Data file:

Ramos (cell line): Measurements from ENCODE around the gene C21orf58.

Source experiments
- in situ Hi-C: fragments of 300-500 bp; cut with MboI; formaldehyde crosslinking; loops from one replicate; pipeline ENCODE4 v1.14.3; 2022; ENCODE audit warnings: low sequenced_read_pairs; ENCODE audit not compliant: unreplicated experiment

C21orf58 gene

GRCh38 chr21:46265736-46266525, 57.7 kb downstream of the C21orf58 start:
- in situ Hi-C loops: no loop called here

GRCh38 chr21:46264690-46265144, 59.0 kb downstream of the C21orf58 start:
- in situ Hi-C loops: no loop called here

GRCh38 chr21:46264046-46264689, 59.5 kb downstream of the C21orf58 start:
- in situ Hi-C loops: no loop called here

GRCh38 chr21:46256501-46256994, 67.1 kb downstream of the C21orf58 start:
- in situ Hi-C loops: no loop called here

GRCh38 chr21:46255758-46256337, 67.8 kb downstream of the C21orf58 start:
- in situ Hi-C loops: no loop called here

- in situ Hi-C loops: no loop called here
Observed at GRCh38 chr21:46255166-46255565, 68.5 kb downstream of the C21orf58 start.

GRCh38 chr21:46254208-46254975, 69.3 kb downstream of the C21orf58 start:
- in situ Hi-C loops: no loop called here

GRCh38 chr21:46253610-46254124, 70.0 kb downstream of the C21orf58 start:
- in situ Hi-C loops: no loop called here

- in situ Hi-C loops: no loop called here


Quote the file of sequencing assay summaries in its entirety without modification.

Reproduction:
Ramos (cell line): Measurements from ENCODE around the gene C21orf58.

Source experiments
- in situ Hi-C: fragments of 300-500 bp; cut with MboI; formaldehyde crosslinking; loops from one replicate; pipeline ENCODE4 v1.14.3; 2022; ENCODE audit warnings: low sequenced_read_pairs; ENCODE audit not compliant: unreplicated experiment

C21orf58 gene

GRCh38 chr21:46265736-46266525, 57.7 kb downstream of the C21orf58 start:
- in situ Hi-C loops: no loop called here

GRCh38 chr21:46264690-46265144, 59.0 kb downstream of the C21orf58 start:
- in situ Hi-C loops: no loop called here

GRCh38 chr21:46264046-46264689, 59.5 kb downstream of the C21orf58 start:
- in situ Hi-C loops: no loop called here

GRCh38 chr21:46256501-46256994, 67.1 kb downstream of the C21orf58 start:
- in situ Hi-C loops: no loop called here

GRCh38 chr21:46255758-46256337, 67.8 kb downstream of the C21orf58 start:
- in situ Hi-C loops: no loop called here

- in situ Hi-C loops: no loop called here
Observed at GRCh38 chr21:46255166-46255565, 68.5 kb downstream of the C21orf58 start.

GRCh38 chr21:46254208-46254975, 69.3 kb downstream of the C21orf58 start:
- in situ Hi-C loops: no loop called here

GRCh38 chr21:46253610-46254124, 70.0 kb downstream of the C21orf58 start:
- in situ Hi-C loops: no loop called here

- in situ Hi-C loops: no loop called here